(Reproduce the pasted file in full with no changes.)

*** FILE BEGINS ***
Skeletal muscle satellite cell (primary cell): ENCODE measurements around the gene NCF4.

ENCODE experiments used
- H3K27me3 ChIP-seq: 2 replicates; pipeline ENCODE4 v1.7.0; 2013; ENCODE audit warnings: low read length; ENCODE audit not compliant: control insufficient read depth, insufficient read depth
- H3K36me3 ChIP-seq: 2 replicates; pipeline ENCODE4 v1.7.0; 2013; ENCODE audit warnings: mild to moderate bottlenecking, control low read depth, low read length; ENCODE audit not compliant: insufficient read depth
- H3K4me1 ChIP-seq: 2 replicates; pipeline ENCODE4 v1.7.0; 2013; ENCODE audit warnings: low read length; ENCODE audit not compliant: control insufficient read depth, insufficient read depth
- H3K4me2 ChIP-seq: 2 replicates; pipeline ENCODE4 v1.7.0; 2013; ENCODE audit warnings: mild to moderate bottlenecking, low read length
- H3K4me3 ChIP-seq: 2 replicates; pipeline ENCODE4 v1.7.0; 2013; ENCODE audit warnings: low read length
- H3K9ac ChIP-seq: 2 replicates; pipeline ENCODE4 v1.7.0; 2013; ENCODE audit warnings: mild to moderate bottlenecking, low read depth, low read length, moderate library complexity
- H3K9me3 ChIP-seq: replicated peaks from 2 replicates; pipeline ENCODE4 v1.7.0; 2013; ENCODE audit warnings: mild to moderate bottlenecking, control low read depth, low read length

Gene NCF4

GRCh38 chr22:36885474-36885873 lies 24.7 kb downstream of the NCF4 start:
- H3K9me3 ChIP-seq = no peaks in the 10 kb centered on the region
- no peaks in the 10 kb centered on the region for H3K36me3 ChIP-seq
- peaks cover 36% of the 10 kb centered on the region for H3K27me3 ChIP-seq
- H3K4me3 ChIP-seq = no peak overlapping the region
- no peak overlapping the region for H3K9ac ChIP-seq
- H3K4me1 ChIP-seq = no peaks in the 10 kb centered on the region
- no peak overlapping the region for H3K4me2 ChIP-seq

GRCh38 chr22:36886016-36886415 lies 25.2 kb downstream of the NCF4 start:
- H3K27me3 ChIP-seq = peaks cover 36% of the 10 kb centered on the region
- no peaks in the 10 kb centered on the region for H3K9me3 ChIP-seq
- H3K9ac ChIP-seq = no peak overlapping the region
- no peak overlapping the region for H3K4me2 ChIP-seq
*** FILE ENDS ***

Skeletal muscle satellite cell (primary cell): ENCODE measurements around the gene NCF4.

ENCODE experiments used
- H3K27me3 ChIP-seq: 2 replicates; pipeline ENCODE4 v1.7.0; 2013; ENCODE audit warnings: low read length; ENCODE audit not compliant: control insufficient read depth, insufficient read depth
- H3K36me3 ChIP-seq: 2 replicates; pipeline ENCODE4 v1.7.0; 2013; ENCODE audit warnings: mild to moderate bottlenecking, control low read depth, low read length; ENCODE audit not compliant: insufficient read depth
- H3K4me1 ChIP-seq: 2 replicates; pipeline ENCODE4 v1.7.0; 2013; ENCODE audit warnings: low read length; ENCODE audit not compliant: control insufficient read depth, insufficient read depth
- H3K4me2 ChIP-seq: 2 replicates; pipeline ENCODE4 v1.7.0; 2013; ENCODE audit warnings: mild to moderate bottlenecking, low read length
- H3K4me3 ChIP-seq: 2 replicates; pipeline ENCODE4 v1.7.0; 2013; ENCODE audit warnings: low read length
- H3K9ac ChIP-seq: 2 replicates; pipeline ENCODE4 v1.7.0; 2013; ENCODE audit warnings: mild to moderate bottlenecking, low read depth, low read length, moderate library complexity
- H3K9me3 ChIP-seq: replicated peaks from 2 replicates; pipeline ENCODE4 v1.7.0; 2013; ENCODE audit warnings: mild to moderate bottlenecking, control low read depth, low read length

Gene NCF4

GRCh38 chr22:36885474-36885873 lies 24.7 kb downstream of the NCF4 start:
- H3K9me3 ChIP-seq = no peaks in the 10 kb centered on the region
- no peaks in the 10 kb centered on the region for H3K36me3 ChIP-seq
- peaks cover 36% of the 10 kb centered on the region for H3K27me3 ChIP-seq
- H3K4me3 ChIP-seq = no peak overlapping the region
- no peak overlapping the region for H3K9ac ChIP-seq
- H3K4me1 ChIP-seq = no peaks in the 10 kb centered on the region
- no peak overlapping the region for H3K4me2 ChIP-seq

GRCh38 chr22:36886016-36886415 lies 25.2 kb downstream of the NCF4 start:
- H3K27me3 ChIP-seq = peaks cover 36% of the 10 kb centered on the region
- no peaks in the 10 kb centered on the region for H3K9me3 ChIP-seq
- H3K9ac ChIP-seq = no peak overlapping the region
- no peak overlapping the region for H3K4me2 ChIP-seq